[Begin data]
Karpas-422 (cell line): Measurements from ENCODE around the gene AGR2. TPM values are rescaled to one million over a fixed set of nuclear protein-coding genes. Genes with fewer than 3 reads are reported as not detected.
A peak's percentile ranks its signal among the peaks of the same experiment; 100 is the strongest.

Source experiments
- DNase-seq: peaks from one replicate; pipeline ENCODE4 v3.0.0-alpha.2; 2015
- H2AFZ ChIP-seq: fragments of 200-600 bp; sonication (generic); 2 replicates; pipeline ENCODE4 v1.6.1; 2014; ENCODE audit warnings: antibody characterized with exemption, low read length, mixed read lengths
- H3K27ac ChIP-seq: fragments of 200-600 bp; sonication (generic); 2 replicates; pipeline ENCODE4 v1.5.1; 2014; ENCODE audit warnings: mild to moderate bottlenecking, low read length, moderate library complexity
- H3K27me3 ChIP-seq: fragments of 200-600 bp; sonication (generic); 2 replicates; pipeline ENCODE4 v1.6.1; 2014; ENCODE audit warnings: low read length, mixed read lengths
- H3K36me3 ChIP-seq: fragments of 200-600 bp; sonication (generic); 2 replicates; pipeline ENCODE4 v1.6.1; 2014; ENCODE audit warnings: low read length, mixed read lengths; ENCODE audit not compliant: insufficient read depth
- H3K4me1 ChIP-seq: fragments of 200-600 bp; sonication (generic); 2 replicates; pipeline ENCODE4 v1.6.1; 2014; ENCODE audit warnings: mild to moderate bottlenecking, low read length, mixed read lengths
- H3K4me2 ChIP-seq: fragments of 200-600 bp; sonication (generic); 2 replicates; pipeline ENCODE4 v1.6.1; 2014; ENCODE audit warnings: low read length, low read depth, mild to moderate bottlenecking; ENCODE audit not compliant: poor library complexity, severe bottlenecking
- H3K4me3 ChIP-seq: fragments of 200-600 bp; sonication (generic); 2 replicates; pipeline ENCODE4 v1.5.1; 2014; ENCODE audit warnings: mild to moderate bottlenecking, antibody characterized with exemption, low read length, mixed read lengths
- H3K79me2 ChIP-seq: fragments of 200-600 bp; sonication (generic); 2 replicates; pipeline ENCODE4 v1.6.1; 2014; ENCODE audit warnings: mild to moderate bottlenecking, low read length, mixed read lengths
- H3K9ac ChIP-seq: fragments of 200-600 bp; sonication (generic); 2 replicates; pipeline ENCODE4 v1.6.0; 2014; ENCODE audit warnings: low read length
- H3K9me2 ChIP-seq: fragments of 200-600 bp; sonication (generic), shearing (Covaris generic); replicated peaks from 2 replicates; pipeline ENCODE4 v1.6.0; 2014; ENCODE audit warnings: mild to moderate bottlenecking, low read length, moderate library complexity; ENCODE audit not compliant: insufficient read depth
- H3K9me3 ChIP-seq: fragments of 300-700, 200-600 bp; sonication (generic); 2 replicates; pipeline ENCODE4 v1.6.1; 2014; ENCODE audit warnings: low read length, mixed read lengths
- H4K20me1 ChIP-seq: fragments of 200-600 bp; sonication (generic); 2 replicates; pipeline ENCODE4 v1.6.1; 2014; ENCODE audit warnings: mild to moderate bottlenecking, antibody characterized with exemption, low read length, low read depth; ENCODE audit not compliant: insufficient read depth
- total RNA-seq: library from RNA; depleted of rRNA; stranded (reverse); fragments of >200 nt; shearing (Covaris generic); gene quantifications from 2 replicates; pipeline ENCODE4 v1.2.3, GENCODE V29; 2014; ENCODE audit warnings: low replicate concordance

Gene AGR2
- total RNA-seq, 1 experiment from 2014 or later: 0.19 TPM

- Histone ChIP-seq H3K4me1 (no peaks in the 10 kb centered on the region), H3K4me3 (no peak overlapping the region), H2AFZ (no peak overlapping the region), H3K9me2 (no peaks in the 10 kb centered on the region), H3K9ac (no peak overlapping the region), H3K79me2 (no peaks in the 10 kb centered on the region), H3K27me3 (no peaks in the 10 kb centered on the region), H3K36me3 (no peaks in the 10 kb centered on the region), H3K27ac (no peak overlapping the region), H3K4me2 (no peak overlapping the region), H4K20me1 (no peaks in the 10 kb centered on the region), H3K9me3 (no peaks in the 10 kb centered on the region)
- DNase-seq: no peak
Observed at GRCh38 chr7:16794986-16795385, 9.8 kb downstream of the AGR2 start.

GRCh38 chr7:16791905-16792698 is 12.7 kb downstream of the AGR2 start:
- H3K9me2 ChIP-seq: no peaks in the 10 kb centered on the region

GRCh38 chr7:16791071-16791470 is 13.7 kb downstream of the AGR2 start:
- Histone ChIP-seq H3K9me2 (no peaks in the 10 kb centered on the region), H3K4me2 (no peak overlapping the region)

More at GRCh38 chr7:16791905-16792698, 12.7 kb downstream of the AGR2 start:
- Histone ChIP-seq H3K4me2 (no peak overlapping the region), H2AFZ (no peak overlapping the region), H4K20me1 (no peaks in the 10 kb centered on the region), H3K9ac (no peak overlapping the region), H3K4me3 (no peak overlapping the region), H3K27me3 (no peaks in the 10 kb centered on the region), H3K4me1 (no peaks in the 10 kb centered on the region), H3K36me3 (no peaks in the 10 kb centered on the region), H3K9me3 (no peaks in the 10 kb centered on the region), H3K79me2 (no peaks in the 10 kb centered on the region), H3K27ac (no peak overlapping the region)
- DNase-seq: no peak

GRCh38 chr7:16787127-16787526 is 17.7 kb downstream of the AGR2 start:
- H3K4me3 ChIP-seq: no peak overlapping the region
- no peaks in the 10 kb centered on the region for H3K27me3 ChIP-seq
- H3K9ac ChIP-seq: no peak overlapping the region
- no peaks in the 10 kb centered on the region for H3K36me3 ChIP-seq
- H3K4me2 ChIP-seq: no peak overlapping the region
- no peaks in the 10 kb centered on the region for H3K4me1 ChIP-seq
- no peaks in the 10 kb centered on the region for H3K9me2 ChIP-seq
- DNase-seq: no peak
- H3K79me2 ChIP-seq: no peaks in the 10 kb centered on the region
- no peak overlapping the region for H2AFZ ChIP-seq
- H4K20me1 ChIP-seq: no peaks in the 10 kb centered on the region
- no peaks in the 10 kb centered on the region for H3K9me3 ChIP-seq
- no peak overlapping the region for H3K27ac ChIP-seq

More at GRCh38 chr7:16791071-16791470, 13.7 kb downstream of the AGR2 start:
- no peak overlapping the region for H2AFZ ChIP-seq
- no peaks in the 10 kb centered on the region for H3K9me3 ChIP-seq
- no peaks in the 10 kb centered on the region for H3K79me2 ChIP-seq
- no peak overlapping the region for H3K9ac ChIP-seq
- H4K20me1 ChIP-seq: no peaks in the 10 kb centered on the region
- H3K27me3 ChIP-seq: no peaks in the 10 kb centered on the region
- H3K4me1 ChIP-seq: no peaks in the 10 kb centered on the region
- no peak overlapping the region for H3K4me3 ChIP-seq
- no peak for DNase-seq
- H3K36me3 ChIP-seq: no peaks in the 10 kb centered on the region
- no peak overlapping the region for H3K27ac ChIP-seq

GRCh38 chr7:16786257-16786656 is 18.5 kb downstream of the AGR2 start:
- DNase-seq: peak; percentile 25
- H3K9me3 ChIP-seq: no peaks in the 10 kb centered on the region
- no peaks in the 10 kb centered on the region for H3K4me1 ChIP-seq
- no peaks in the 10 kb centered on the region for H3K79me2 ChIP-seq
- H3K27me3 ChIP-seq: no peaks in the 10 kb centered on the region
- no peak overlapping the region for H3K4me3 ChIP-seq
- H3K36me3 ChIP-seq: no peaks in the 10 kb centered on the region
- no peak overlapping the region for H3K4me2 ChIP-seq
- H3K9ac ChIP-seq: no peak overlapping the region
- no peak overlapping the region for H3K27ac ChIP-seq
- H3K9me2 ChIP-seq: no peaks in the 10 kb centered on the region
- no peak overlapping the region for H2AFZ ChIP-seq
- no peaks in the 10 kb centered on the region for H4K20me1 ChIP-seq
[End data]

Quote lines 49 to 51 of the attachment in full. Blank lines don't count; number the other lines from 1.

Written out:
- H4K20me1 ChIP-seq: no peaks in the 10 kb centered on the region
- H3K27me3 ChIP-seq: no peaks in the 10 kb centered on the region
- H3K4me1 ChIP-seq: no peaks in the 10 kb centered on the region